The murder of Ali Jan 

Another event is documented in detail in the ruling. On September 11 2012, Roberts-Smith participated in a mission to the village of Darwan, following up on intelligence that a rogue Afghan soldier was or had been in the village.

Towards the end of the mission, Roberts-Smith and others were clearing compounds in the area. In one, they found three fighting-age males, who were handcuffed and rendered hors de combat. One of the men was named Ali Jan.

An Afghan witness, Mohammed Hanifa, told the court from a secure location in Kabul that he was taken outside with Ali Jan and questioned by the Australians. He recalled being punched and kicked by “the big soldier” while pressed up against a wall. Another Afghan witness, Shahzada Faith described seeing “the big soldier” make Ali Jan stand up and walk over to the edge of an escarpment overlooking a dry creek bed.

Person 4 told the court that Ali Jan was made to stand with his back towards the large slope, and was held by Person 11. At this point, Roberts-Smith “walked forward and kicked [Ali Jan] in the chest… [he] was catapulted backwards and fell down the slope.” Person 4 saw Ali Jan’s face strike a rock on the way down, causing him to lose a number of teeth. After Ali Jan was brought back to his feet, he then saw Person 11 have a quick conversation with Roberts-Smith. After hearing shots ring out, he turned back to see Person 11 with his rifle raised next to a dead body. 

When Person 4 next saw the body, the handcuffs had been removed and a radio placed on the body in an effort to indicate that Ali Jan had been a combatant. It was photographed in this state and used to support an official report of events agreed upon by the soldiers after the mission. 

As with the incidents at Whiskey 108, Justice Besanko found that Roberts-Smith’s case contained “a number of improbabilities” and that he “discussed his evidence at length” with Person 11, his only supporting witness, prior to the trial. 

The newspapers were also able to prove that Roberts-Smith committed another murder in an October 2012 mission to the village of Chinartu. The court found that “through an interpreter [BRS] ordered Person 12 to shoot an Afghan male who was under detention … Roberts-Smith was complicit in and responsible for murder.” 

Ongoing war crimes reckoning

The defamation judgment marks the end of the beginning of Australia’s war crimes reckoning. The media reports which first brought allegations of war crimes into the public consciousness have been proven largely to be true, outing one of Australia’s most decorated soldiers as a war criminal and revealing the complicity of other members of the SAS.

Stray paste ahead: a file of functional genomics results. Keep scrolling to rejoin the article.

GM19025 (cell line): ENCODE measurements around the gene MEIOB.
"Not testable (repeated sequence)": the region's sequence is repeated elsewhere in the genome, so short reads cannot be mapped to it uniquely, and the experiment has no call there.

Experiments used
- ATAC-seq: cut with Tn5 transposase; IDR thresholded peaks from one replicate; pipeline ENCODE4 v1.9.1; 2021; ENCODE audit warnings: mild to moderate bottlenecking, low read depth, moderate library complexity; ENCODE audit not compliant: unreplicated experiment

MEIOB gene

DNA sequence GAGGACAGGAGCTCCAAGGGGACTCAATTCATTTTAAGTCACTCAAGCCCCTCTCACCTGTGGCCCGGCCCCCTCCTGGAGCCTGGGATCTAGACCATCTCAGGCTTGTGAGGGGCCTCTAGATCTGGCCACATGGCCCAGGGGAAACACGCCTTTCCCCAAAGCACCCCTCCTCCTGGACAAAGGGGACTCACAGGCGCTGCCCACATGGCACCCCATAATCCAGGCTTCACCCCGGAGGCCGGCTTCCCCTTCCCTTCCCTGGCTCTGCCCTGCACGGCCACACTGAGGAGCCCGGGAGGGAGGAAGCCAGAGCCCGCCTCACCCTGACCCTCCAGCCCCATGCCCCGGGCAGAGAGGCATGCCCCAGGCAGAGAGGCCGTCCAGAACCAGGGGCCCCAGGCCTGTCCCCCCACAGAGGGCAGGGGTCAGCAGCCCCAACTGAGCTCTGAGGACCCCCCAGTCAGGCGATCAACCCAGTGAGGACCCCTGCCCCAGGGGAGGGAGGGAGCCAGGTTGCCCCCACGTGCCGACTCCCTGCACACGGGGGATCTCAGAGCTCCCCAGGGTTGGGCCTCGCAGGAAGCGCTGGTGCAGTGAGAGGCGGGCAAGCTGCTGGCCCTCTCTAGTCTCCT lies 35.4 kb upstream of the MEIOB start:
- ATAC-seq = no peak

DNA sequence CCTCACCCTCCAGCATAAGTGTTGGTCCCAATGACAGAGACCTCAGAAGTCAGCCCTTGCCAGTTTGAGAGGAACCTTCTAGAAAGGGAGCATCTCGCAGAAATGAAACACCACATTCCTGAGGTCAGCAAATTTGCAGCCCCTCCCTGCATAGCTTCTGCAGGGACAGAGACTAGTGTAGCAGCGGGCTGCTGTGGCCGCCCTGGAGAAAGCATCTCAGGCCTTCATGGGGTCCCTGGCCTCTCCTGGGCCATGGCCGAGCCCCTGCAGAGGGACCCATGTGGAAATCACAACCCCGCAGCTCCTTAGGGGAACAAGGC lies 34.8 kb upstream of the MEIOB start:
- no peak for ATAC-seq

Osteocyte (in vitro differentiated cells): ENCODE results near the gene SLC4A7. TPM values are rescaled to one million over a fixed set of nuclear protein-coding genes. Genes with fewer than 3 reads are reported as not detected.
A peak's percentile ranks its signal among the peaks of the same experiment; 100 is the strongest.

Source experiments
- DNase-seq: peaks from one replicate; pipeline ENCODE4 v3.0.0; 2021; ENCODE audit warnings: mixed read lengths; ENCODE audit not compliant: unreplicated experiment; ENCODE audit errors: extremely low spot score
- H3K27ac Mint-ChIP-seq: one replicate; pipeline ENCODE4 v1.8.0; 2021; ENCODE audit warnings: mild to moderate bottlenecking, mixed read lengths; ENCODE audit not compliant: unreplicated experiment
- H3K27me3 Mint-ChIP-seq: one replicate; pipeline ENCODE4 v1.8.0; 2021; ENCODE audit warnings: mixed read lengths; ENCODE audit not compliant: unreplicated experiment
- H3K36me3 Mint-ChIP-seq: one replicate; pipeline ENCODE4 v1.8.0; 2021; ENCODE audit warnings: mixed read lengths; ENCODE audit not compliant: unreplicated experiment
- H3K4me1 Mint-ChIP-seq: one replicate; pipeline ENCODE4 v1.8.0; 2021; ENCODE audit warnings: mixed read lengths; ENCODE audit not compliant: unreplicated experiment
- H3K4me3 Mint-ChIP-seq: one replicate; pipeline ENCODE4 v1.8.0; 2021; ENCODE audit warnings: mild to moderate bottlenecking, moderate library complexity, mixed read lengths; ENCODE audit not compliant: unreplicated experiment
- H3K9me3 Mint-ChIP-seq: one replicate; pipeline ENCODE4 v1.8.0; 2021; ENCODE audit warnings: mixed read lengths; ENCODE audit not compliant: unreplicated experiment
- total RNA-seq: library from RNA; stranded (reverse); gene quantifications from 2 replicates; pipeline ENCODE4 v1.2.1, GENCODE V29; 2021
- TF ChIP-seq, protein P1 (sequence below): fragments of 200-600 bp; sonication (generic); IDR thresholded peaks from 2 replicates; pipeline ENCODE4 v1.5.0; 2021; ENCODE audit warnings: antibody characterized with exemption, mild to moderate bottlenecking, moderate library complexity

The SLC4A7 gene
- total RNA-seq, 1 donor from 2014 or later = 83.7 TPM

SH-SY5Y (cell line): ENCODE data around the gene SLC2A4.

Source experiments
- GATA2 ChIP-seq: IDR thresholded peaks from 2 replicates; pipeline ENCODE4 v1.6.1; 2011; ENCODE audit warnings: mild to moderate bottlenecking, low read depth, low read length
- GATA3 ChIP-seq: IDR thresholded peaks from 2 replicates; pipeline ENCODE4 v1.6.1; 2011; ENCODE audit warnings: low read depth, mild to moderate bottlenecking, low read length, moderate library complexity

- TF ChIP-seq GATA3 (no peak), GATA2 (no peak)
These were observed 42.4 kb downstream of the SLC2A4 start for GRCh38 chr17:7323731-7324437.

Professor Melanie O’Brien of the University of Western Australia says “that’s what makes this case so interesting, because [war crimes being contested in a civil trial] is something that hasn’t been seen before….it’s certainly not the usual way to go about dealing with war crimes.”

However, as the usually sensitive details of conflict incidents received a public and dramatic open court hearing, the official war crimes investigation continues. Representatives of the Federal Police and the Office of the Special Investigator (OSI) sat through the entirety of the trial, and it was revealed during the hearings that Roberts-Smith was being investigated by the OSI. 

While the evidence given at the civil trial will not be directly admissible in criminal court, by launching the defamation case, Roberts-Smith has locked himself into a version of events found by a judge to be not credible, and the result of collusion. Efforts to conceal evidence and intimidate witnesses may also be led as evidence of consciousness of guilt. Indeed, as O’Brien says, “the first thing we may see is charges laid for threatening witnesses.”

The investigation will continue outside of the public eye, but the very public civil case effectively implicates a number of other former soldiers who gave evidence. The OSI told the Senate in May that it was “currently progressing approximately 40 matters.”